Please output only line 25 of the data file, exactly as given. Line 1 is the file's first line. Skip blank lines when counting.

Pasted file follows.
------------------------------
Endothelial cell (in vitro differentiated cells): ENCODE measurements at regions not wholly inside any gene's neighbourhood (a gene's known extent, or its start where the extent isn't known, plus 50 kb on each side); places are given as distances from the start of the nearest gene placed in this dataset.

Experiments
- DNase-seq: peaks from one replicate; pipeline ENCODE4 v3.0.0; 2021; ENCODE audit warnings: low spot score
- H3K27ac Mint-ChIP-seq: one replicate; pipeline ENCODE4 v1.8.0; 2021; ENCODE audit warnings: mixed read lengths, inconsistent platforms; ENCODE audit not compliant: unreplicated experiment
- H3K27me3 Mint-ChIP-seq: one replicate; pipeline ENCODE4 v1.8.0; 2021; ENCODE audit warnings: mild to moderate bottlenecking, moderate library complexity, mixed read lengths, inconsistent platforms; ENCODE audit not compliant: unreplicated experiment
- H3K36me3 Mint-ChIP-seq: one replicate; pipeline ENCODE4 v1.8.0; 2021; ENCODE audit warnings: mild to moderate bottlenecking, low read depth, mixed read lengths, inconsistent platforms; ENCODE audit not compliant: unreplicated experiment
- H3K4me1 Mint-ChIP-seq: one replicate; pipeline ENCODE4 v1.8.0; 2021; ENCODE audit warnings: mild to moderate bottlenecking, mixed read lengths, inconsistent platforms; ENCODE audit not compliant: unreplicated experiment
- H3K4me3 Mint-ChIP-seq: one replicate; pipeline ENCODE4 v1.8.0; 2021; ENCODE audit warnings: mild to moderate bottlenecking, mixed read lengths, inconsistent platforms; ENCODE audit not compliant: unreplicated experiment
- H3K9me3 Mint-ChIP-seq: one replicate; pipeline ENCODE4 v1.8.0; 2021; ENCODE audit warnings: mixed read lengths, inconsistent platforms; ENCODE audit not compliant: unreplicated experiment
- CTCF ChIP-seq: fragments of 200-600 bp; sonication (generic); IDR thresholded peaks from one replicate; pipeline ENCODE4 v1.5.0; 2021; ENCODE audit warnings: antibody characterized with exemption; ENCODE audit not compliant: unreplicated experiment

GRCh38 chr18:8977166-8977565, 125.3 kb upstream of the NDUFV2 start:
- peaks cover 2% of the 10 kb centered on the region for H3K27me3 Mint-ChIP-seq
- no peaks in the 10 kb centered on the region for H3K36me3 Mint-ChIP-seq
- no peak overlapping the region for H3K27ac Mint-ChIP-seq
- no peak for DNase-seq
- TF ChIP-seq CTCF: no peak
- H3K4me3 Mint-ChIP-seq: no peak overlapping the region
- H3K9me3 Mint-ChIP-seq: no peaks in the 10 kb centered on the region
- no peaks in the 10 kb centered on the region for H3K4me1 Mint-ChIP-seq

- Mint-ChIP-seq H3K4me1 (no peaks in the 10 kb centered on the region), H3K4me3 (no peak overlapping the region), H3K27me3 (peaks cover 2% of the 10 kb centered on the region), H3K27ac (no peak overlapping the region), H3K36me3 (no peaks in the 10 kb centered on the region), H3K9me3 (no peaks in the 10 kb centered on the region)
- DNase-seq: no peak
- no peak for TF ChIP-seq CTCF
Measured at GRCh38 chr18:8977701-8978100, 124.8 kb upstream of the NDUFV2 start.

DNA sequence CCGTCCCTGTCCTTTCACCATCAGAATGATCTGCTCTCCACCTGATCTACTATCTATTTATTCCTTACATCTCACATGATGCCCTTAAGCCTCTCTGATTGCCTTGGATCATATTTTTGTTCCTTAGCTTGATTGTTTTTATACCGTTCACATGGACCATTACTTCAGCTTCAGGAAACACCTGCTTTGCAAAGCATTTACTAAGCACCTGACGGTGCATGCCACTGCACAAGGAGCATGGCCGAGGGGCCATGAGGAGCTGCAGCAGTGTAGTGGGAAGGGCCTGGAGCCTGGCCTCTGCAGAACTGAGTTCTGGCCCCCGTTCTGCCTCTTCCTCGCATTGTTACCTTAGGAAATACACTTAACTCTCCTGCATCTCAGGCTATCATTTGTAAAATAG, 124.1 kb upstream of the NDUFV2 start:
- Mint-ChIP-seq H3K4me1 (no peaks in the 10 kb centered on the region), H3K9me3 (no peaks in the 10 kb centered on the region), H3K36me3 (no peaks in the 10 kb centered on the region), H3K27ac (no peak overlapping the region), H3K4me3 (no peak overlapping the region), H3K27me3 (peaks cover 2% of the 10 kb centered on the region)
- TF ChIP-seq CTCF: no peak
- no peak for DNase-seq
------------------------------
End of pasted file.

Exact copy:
- Mint-ChIP-seq H3K4me1 (no peaks in the 10 kb centered on the region), H3K9me3 (no peaks in the 10 kb centered on the region), H3K36me3 (no peaks in the 10 kb centered on the region), H3K27ac (no peak overlapping the region), H3K4me3 (no peak overlapping the region), H3K27me3 (peaks cover 2% of the 10 kb centered on the region)